Last week, the Alliance of Pro-Life Students (APS) released the shocking results of a poll they conducted investigating the freedom of expression for pro-life students in universities. They found that over 70% of students have been placed in a situation where they felt that they could not speak about their pro-life views in lectures or seminars - but that pro-life societies continue to grow despite intimidation and censorship.
In recent times, cases have come to light of pro-life societies in universities having to battle with their Student Unions in order to be officially recognised, with the Aberdeen Life Ethics Society having to file a lawsuit for unlawful discrimination.
With a sample of over 200 pro-life students across the UK, this poll was conducted as part of a submission for the parliamentary Joint Committee on Human Rights, who are asking for evidence as they investigate a new inquiry into freedom of expression.
Additional results from the poll discovered that nearly a quarter of students have been threatened or abused by another student for being part of a pro-life society, whereas 65% of students have witnessed discriminative behaviour towards another student for having pro-life views. About a third of students reported witnessing events being cancelled due to having pro-life speakers.
“These statistics are alarming, yet confirm what we already know – pro-life students are being marginalised and silenced at universities,” said Madeline Page of APS.
"Institutional policies which refuse to allow certain topics to be discussed don’t just damage free speech – they destroy a culture of tolerance and respect on campus, ruining the chance for all students to engage with people of diverse opinions and understandings," she said.
"This was made abundantly clear in the results of our survey which found that 53.7% of pro-life students have had a friendship or relationship adversely impacted because they held pro-life views. We trust that the Joint Committee on Human Rights will consider these results carefully as they reflect on the current status of freedom of expression in the UK. Intolerant censorship at our universities inevitably becomes intolerant censorship in wider society.”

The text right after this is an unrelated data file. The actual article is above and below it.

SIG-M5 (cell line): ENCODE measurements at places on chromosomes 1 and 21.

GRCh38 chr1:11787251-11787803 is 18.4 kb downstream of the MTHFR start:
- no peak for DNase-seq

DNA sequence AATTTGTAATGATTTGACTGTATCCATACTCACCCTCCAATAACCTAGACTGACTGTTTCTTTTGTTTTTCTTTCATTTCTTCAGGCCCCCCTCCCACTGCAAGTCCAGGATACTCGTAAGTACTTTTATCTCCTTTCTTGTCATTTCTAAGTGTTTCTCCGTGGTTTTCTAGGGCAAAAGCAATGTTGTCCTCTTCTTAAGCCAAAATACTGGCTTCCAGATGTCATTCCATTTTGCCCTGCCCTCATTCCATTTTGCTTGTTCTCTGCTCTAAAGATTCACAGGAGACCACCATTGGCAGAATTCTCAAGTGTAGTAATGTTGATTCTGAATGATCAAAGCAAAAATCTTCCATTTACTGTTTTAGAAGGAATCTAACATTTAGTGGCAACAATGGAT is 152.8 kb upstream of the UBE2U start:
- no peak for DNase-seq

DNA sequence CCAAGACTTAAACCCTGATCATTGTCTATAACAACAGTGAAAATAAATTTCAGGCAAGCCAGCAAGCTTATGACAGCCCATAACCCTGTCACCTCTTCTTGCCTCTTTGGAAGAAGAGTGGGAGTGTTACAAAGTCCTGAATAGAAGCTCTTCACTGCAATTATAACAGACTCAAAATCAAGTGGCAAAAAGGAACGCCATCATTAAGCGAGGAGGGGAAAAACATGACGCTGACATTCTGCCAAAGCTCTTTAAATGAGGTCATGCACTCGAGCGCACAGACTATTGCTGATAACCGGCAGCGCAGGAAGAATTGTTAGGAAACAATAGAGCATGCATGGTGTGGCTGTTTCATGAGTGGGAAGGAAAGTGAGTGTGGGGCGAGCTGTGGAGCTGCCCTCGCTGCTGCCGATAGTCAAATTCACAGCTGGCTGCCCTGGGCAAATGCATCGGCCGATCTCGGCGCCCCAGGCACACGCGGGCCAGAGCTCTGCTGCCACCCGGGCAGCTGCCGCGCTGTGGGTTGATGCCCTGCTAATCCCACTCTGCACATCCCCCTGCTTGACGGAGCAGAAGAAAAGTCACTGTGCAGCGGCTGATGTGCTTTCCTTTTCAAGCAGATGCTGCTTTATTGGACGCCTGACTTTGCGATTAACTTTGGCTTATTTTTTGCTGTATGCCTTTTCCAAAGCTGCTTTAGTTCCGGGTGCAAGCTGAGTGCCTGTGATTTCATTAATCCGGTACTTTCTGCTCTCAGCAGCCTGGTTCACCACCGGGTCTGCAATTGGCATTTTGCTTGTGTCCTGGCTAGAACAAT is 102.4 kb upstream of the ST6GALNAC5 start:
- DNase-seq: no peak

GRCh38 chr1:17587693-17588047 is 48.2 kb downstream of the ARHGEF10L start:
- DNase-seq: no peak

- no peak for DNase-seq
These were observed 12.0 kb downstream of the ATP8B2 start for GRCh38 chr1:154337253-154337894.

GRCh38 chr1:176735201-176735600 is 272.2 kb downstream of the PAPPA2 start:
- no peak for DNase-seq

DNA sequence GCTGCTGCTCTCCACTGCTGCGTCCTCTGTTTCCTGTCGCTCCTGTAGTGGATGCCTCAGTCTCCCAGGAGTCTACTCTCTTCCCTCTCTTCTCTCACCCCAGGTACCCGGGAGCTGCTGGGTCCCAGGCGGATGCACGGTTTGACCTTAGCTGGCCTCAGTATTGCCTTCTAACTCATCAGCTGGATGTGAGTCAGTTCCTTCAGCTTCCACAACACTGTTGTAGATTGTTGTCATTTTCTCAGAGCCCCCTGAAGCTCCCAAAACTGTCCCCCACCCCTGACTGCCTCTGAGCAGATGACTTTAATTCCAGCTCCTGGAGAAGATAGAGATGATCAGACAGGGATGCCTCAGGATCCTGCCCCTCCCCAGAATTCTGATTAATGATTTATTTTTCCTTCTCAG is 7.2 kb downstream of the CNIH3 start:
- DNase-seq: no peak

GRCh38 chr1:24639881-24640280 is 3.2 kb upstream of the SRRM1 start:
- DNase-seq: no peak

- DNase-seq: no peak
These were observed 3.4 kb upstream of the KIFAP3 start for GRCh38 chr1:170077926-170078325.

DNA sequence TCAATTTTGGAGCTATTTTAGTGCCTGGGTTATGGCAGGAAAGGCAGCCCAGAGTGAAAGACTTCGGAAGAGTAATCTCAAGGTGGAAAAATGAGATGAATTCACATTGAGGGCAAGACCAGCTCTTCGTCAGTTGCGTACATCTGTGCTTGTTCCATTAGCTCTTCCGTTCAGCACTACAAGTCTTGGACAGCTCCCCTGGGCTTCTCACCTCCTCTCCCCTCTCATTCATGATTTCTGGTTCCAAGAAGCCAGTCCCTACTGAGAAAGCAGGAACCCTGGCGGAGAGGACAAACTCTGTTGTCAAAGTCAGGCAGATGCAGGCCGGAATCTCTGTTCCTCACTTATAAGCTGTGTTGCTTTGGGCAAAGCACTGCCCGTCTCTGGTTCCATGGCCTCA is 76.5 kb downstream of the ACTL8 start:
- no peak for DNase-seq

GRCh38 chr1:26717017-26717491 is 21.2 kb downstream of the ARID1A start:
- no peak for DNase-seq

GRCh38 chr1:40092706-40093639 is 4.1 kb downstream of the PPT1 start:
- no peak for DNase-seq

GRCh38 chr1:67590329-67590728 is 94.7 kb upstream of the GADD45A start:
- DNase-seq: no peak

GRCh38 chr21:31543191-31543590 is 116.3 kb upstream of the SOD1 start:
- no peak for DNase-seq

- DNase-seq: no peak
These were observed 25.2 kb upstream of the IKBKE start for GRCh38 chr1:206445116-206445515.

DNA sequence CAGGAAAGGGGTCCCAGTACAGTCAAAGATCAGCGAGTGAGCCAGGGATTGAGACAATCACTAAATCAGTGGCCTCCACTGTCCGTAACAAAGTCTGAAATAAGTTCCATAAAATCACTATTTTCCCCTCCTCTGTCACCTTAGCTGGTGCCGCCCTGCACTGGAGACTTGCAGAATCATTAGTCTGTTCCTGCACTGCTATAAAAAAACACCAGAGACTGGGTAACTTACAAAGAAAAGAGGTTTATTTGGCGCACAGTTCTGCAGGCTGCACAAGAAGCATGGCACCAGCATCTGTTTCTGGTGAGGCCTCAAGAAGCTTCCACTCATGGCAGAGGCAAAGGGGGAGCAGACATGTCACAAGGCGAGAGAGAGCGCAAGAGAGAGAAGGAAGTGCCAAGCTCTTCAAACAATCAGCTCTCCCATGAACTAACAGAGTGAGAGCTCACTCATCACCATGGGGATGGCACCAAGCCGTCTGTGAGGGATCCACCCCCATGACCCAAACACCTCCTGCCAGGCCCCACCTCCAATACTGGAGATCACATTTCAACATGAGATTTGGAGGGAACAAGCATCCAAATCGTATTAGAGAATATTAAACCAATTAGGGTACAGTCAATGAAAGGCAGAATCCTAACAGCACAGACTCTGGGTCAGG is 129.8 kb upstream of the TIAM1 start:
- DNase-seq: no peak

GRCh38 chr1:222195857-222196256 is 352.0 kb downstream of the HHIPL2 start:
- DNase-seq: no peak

The co-president of the Oxford Students for Life society in 2016-17, Georgia Clarke, reported that “Police were called to one event because one of the protesters became aggressive with a security guard. The chanting included phrases such as “Pro-life that's a lie, you don't care if women die” and the signs read “In women we trust”. As a woman, this was incredibly hurtful and alienating. My womanhood wasn't the kind they trusted.”
On another occasion, the society was asked to close the curtains during a talk on gender-selective abortions, because their presence could be upsetting to people who could see in.
Daisy Mae Vanderputt from Birmingham reported “We experienced over 2000 abusive comments on one Facebook page for Birmingham students. These included comments saying society members 'should be killed'.” Additionally, Peri Dalkis from Aberdeen Life Ethics Society (ALES) explains how on a Facebook page, one student stated “that all the girls in ALES were 'fat mutants'.”
“In one severe example of discrimination, a midwifery student from Nottingham University faced suspension and a fitness-to-practise hearing due to her leadership in her pro-life group. Julia Rynkiewicz experienced four months of anxiety before allegations against her – based on her representation of the society at the freshers’ fayre – were dismissed. Last month, she accepted an apology and a settlement offer from Nottingham University in recognition of her unfair treatment.” APS reports.
“With advancements in our scientific understanding of life before birth, making support for abortion harder and harder to justify, an increasing number of students are joining pro-life societies every year.” continues Miss Page.
“Since 2012, the number of pro-life societies at universities has increased from 4 to 16, doubling from 8 to 16 in just 18 months. These societies advocate for a better future by giving practical and material help to mothers in need, while also presenting their views amongst the student body. Discrediting them and shutting them out from campus life is unjust, uncalled for and damaging," she said.
"It is wrong to make students feel unwelcome simply for having an opinion. We need to reinstate a vibrant culture of learning, discussion and mutual respect at universities across the UK.”
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